In Ghana most girls are expected to go to a decent school, find a well-paying job, then seek out a husband - not many women pursue careers in male-dominated fields like computer science and information technology. Social entrepreneur and winner of an Aspen Institute 2013 New Voices Fellowship, Regina Ayare, hopes to change that. After graduating from Ghana's Ashesi University at the top of her class, Ayare immediately advanced to a well-paying position at a renowned international bank where she was the only woman in the IT department. Realizing there was more she could do with her skills, Ayare quit her job and founded Soronko Solutions to introduce technology to rural schools in Ghana. Technology shows students at a young age how to be innovative problem solvers, skill sets they'll need when searching for future jobs. Tech Girls for Change, another initiative Ayare launched, strives to introduce technology to young girls in a fun way, encouraging them to pursue higher education in these fields. a Ayare recently sat down with All Africa's Rohita Javangula to discuss the impact of technology in rural communities in Ghana and her personal experiences as a woman working in a male-dominated field.
Tell us about Soronko solutions.
Basically we are about using basic math and technology to drive human potential and how we do that is in two forms. The first part is we develop a technology solution for small- and medium-scale enterprises in Ghana and we work with children in the rural community to introduce them to the science and engineering market. So, an example would be we go to the rural areas and we pick a particular problem and the kids work at solving it using the skills they've learned in class. Another example is when we went to a school for the deaf and we worked with deaf girls and built apps that would help them communicate.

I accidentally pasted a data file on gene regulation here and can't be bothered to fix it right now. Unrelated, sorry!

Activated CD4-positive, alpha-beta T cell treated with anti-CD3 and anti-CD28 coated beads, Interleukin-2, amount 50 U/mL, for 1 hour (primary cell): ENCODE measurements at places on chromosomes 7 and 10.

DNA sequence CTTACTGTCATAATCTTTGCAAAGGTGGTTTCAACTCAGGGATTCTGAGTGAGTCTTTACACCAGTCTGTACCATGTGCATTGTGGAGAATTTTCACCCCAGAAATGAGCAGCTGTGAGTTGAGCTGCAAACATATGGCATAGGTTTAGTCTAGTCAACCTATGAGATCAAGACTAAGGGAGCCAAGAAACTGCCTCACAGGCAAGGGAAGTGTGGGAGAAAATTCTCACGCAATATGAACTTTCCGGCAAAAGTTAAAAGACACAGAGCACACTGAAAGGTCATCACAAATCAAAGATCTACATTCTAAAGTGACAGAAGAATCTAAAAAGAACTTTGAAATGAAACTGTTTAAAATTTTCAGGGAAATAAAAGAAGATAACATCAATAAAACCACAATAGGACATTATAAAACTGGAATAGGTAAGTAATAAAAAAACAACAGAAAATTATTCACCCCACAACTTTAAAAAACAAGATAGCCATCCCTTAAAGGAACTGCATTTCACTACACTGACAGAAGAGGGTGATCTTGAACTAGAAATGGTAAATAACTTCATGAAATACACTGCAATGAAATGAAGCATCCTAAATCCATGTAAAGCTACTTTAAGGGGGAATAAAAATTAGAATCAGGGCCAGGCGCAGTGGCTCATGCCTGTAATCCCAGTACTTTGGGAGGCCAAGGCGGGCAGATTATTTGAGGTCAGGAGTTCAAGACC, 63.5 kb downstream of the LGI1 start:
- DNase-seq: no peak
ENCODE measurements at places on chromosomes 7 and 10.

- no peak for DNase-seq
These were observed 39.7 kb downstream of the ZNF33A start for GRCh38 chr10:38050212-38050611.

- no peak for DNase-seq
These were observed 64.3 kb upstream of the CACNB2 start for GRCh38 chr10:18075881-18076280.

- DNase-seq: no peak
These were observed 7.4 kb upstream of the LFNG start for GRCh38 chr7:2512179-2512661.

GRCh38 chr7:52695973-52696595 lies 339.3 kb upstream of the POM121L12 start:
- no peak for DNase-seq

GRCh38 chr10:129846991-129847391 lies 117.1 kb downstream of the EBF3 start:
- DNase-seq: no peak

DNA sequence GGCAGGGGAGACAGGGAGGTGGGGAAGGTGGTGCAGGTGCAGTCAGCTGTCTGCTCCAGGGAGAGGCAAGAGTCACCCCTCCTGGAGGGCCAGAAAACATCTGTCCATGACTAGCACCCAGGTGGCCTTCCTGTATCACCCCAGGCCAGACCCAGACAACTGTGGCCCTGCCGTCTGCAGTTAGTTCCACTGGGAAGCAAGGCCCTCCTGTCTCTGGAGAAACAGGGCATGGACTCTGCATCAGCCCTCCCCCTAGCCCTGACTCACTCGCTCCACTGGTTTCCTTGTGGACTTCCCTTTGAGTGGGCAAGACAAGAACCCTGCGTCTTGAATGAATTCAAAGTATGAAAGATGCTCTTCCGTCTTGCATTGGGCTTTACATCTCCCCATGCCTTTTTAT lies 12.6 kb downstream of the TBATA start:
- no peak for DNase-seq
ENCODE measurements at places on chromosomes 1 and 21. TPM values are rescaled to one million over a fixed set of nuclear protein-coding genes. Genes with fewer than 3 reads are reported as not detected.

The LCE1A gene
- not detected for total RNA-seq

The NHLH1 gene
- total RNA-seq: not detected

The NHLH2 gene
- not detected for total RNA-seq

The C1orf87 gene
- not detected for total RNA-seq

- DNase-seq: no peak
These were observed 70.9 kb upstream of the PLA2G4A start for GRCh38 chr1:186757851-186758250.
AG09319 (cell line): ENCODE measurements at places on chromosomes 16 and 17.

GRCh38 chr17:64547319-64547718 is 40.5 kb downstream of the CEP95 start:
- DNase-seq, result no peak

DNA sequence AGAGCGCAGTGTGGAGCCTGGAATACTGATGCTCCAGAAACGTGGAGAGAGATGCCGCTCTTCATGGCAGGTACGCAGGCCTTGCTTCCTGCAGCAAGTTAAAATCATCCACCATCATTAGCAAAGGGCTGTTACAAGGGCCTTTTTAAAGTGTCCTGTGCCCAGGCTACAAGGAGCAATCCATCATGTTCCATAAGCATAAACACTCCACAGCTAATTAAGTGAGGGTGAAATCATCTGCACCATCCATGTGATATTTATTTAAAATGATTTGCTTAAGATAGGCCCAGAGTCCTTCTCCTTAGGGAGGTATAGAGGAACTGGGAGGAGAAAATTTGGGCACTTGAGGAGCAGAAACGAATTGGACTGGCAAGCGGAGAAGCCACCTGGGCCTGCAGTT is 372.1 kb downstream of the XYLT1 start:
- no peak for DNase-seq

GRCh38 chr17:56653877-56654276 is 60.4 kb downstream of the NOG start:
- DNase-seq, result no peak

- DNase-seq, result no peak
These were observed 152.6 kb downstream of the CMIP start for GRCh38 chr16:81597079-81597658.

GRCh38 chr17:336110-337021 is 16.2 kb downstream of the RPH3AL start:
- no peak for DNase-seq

What difference do you think technology makes in the rural communities?
It allows the children to express their creativity. Normally in Ghana education is based on rote memorization because of a lack of trained teachers, a lack of resources. Education is about the students reproducing the information fed to them. They aren't allowed to ask questions or to form their own interpretation. There are very few resources when it comes to the fields of science and technology; it's all just theory. It isn't practical. For example, say they're learning about something like semi-conductors. The little battery cell can be solar-powered which can power a light source in the house. They need to be able to make these connections, but they are just learning so they can pass the exam. So that's one of the main challenges. You don't hear of great scientific or technological innovations coming from Africa or from Ghana. That's one of the things we're trying to change. We are blessed with so many natural resources and so much human potential. We don't know what to do with all we have. We just can't yet connect the dots.